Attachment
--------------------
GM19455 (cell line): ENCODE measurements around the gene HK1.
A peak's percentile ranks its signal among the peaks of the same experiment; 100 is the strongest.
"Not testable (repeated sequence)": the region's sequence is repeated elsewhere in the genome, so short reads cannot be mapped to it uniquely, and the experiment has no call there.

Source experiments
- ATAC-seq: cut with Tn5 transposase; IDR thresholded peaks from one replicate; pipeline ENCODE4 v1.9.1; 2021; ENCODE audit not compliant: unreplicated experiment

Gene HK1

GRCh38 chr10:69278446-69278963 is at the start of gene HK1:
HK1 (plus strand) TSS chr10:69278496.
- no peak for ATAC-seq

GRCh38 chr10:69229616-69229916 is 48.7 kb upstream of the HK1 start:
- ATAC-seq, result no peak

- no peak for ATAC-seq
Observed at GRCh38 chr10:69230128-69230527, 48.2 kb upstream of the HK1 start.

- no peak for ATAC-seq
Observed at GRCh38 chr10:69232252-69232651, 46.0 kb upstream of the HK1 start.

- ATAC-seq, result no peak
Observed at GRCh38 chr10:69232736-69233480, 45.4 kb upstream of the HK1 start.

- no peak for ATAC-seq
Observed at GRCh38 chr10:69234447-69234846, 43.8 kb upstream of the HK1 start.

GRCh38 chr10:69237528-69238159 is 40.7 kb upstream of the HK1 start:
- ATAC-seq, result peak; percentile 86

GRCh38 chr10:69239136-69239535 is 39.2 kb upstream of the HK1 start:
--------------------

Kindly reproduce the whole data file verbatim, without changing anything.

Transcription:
GM19455 (cell line): ENCODE measurements around the gene HK1.
A peak's percentile ranks its signal among the peaks of the same experiment; 100 is the strongest.
"Not testable (repeated sequence)": the region's sequence is repeated elsewhere in the genome, so short reads cannot be mapped to it uniquely, and the experiment has no call there.

Source experiments
- ATAC-seq: cut with Tn5 transposase; IDR thresholded peaks from one replicate; pipeline ENCODE4 v1.9.1; 2021; ENCODE audit not compliant: unreplicated experiment

Gene HK1

GRCh38 chr10:69278446-69278963 is at the start of gene HK1:
HK1 (plus strand) TSS chr10:69278496.
- no peak for ATAC-seq

GRCh38 chr10:69229616-69229916 is 48.7 kb upstream of the HK1 start:
- ATAC-seq, result no peak

- no peak for ATAC-seq
Observed at GRCh38 chr10:69230128-69230527, 48.2 kb upstream of the HK1 start.

- no peak for ATAC-seq
Observed at GRCh38 chr10:69232252-69232651, 46.0 kb upstream of the HK1 start.

- ATAC-seq, result no peak
Observed at GRCh38 chr10:69232736-69233480, 45.4 kb upstream of the HK1 start.

- no peak for ATAC-seq
Observed at GRCh38 chr10:69234447-69234846, 43.8 kb upstream of the HK1 start.

GRCh38 chr10:69237528-69238159 is 40.7 kb upstream of the HK1 start:
- ATAC-seq, result peak; percentile 86

GRCh38 chr10:69239136-69239535 is 39.2 kb upstream of the HK1 start: